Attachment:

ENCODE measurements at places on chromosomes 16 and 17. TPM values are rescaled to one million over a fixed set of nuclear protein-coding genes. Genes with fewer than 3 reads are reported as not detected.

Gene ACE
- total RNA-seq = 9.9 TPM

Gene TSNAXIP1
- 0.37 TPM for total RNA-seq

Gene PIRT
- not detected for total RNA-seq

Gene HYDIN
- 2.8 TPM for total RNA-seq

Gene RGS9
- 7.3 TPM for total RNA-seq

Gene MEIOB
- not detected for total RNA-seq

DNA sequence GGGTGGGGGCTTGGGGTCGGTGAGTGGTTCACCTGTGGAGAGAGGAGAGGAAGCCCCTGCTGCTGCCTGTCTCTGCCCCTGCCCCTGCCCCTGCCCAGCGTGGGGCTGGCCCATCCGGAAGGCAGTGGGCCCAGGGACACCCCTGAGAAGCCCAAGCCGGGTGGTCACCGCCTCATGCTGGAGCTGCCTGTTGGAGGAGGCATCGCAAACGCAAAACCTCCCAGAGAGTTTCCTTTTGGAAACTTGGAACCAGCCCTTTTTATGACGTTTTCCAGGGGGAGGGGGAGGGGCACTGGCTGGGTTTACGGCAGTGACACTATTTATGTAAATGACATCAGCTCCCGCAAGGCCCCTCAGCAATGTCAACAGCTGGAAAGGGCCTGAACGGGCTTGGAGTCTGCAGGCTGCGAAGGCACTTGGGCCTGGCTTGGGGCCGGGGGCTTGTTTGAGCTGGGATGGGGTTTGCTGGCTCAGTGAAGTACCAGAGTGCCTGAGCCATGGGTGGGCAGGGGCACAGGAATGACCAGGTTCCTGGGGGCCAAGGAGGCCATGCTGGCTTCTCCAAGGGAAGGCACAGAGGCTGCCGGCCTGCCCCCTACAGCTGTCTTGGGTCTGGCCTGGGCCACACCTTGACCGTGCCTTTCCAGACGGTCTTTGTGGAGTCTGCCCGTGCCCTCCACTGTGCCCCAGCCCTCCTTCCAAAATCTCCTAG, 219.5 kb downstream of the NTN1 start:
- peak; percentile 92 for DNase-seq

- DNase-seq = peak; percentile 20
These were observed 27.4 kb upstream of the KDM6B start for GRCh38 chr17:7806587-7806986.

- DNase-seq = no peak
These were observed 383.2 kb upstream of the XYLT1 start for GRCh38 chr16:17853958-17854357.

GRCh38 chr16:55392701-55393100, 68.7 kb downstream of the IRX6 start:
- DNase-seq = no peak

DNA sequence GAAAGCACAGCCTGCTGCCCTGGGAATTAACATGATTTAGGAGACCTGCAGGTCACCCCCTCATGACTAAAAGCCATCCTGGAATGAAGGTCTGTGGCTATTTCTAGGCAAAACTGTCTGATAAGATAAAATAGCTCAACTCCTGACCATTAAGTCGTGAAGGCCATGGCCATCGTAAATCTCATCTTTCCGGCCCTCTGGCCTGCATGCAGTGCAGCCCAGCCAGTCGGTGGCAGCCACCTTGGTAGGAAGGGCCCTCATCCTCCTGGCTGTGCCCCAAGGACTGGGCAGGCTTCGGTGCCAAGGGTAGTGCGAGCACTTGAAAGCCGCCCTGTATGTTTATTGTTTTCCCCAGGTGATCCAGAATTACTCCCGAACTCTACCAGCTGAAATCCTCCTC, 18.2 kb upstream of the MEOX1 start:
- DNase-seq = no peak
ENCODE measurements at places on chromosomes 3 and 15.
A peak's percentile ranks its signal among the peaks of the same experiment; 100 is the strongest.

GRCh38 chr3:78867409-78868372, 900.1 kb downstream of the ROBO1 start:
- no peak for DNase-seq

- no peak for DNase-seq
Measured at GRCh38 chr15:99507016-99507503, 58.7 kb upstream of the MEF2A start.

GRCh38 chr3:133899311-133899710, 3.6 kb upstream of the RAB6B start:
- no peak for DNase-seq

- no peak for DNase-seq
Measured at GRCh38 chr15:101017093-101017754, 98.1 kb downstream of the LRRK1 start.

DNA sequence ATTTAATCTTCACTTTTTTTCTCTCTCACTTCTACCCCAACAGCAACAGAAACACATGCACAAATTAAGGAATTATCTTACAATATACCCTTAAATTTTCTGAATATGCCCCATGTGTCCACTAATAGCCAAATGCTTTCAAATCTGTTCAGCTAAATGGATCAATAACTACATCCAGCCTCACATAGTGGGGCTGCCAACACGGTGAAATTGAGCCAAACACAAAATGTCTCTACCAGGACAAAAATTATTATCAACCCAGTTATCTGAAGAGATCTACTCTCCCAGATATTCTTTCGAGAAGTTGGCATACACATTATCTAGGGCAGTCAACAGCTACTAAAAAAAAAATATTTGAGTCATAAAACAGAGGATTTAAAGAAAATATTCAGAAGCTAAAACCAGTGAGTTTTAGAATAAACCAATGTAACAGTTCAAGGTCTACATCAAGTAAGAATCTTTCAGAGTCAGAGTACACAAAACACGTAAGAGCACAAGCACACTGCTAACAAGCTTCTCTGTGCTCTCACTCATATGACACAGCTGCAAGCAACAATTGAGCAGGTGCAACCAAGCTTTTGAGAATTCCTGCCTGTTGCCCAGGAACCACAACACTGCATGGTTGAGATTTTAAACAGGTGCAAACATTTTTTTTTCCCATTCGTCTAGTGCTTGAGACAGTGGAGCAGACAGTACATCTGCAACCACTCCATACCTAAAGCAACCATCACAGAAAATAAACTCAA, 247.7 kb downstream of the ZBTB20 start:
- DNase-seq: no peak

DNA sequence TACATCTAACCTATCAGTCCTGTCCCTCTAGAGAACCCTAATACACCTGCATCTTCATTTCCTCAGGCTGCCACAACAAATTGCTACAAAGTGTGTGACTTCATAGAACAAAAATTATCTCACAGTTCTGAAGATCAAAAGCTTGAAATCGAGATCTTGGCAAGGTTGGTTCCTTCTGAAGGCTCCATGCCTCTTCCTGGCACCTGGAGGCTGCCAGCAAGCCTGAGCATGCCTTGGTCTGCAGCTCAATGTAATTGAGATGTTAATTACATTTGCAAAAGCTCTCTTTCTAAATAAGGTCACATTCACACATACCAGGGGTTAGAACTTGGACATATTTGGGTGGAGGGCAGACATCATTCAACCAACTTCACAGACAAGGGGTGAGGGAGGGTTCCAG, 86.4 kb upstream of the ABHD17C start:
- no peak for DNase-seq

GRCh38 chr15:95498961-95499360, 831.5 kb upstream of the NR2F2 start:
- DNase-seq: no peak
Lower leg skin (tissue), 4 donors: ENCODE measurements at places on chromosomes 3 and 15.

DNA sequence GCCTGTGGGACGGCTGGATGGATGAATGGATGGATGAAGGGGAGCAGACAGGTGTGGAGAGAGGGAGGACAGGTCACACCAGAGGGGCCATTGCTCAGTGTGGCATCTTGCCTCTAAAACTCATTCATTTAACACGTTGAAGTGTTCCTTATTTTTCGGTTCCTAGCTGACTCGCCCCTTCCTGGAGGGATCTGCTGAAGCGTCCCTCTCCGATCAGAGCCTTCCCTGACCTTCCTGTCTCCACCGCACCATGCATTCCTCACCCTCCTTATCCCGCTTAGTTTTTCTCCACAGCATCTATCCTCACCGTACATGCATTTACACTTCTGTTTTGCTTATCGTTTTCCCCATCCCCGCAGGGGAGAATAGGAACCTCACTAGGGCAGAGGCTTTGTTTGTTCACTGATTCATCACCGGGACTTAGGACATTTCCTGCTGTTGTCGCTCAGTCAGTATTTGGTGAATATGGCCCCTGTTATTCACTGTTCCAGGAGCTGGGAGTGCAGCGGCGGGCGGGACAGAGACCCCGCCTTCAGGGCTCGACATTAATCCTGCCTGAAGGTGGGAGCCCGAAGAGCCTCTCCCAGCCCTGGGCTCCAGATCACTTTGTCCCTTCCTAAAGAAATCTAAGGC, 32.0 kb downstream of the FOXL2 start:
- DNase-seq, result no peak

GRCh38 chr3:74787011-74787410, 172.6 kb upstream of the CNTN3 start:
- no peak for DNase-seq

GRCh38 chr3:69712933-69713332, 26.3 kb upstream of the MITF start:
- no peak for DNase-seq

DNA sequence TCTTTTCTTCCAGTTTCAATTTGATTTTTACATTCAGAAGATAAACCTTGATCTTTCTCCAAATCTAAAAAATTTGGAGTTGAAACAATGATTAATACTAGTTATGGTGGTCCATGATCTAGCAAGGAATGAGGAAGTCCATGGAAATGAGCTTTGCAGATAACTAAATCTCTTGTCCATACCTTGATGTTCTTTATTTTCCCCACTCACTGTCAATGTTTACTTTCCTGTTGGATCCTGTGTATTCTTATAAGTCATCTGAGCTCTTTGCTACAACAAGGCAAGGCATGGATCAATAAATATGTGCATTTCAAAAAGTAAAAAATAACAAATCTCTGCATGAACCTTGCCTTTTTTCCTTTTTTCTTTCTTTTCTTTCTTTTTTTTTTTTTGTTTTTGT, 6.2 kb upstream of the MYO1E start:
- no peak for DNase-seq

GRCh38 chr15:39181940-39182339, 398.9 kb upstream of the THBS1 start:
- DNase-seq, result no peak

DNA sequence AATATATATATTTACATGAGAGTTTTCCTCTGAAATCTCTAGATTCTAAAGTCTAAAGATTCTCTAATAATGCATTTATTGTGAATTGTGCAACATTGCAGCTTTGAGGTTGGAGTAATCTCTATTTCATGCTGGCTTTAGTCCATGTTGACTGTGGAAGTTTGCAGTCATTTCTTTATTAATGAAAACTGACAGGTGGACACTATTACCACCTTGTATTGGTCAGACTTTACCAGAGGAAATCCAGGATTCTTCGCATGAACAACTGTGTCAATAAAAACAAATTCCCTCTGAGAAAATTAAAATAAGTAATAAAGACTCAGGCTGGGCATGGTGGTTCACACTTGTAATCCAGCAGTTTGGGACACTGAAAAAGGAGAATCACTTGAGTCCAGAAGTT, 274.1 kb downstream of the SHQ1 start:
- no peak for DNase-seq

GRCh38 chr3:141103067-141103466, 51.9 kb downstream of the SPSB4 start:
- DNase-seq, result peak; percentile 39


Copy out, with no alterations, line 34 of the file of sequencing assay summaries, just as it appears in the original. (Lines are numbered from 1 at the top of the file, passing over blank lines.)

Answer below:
DNA sequence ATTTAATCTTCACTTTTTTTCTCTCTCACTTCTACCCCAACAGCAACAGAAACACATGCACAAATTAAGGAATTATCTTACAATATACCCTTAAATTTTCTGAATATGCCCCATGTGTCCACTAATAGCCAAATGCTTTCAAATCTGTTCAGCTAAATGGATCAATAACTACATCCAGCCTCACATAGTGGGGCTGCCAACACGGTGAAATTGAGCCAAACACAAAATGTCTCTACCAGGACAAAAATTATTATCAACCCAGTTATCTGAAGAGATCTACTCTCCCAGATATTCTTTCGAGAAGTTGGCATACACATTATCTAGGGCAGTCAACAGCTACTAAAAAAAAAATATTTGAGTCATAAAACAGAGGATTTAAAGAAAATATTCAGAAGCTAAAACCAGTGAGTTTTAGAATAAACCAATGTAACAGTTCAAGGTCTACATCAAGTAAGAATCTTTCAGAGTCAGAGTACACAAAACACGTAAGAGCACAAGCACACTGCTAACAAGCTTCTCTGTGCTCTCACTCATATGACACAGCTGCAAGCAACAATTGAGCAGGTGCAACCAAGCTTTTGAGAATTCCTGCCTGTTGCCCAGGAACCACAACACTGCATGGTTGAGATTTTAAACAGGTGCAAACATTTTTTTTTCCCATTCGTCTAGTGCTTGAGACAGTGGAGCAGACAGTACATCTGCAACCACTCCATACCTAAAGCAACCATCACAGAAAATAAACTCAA, 247.7 kb downstream of the ZBTB20 start: